Monday, September 22, 2008

Hong Zicheng

Hong Zicheng was a Chinese philosopher who lived during the end of Ming Dynasty. He is often quoted in the contexts of chess and vegetarianism. He wrote ''Vegetable Roots Discourse: Wisdom From Ming China on Life and Living: Caigentan''.

Hao Wang (academic)

Wang Hao, also Hao Wang was a Chinese American logician, philosopher and mathematician.

Born in Jinan, Shandong, in the Republic of China , Wang received his early education in China. After obtaining a B.Sc. degree in Mathematics from the National Southwestern Associated University in 1943 and an M.A. in Philosophy from Tsinghua University in 1945, he went to the United States for further graduate studies. He studied logic at Harvard University, culminating in a Ph.D. in 1948. He was appointed to an assistant professorship at Harvard the same year.

During the early 1950s, Wang studied with Paul Bernays in Zurich. In 1956, he was appointed Reader in the Philosophy of Mathematics at Oxford University, and in 1961, he was appointed Gordon MacKay Professor of Mathematical Logic and Applied Mathematics at Harvard. From 1967 until 1991, he headed the logic research group at Rockefeller University in New York City, where he was professor of logic. In 1972, Wang joined in a group of Chinese American scientists led by Chih-Kung Jen as the first such delegation from the U.S. to the People's Republic of China.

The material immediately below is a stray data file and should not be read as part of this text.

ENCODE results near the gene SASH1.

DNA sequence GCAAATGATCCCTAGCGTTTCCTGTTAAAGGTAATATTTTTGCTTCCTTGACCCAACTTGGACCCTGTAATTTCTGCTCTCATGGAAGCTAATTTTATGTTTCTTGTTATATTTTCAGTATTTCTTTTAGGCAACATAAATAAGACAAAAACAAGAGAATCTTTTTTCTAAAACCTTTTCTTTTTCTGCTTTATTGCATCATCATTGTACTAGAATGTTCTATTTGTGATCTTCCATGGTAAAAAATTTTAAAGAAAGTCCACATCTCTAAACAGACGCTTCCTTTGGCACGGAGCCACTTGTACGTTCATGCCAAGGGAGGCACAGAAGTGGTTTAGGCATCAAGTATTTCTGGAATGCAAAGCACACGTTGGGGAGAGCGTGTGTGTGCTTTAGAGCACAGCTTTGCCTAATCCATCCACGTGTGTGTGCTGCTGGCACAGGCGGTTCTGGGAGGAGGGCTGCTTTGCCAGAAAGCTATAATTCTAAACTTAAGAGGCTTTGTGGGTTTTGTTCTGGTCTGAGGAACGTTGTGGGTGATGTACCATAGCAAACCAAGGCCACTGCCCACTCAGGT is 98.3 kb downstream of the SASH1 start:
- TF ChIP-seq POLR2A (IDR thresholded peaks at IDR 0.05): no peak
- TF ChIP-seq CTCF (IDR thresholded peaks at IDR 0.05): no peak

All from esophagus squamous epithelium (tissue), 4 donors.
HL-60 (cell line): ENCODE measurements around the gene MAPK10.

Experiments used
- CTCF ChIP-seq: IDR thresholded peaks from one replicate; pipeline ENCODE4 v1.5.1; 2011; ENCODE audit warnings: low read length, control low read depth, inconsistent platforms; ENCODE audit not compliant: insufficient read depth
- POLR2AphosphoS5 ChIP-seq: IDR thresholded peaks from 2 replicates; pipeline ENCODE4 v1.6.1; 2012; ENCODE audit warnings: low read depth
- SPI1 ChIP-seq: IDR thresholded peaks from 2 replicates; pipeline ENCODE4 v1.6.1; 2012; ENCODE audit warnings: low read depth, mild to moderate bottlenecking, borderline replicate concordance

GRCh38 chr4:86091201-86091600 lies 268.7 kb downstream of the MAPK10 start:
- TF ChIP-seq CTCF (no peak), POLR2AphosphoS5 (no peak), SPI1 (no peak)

One of the most important contributions of Wang was the invention of Wang tiles. He showed that any Turing machine can be turned into a set of Wang tiles. The first noted example of aperiodic tiling is a set of Wang tiles, whose nonexistence Wang had once conjectured, discovered by Robert Berger in 1966. He also chronicled Kurt G?del's philosophical ideas and authored several books on the subject.

Guo Xiang

Guo Xiang , is credited with the first and most important revision of the text known as the Zhuangzi which, along with the Laozi, forms the textual and philosophical basis of the school of thought.

The Guo Xiang redaction of the text revised a fifty-two chapter original by removing material he thought was superstitious and generally not of philosophical interest to his literati sensibilities, resulting in a thirty-three chapter total. He appended a philosophical commentary to the text that became famous, and within four centuries his shorter and snappier expurgated recension became the only one known.

This ''Zhuangzi'' recension is traditionally divided into three sections: ‘Inner Chapters’ , ‘Outer Chapters’ , ‘Miscellaneous Chapters’ . This division is quite old and is likely to have been part of the original recension.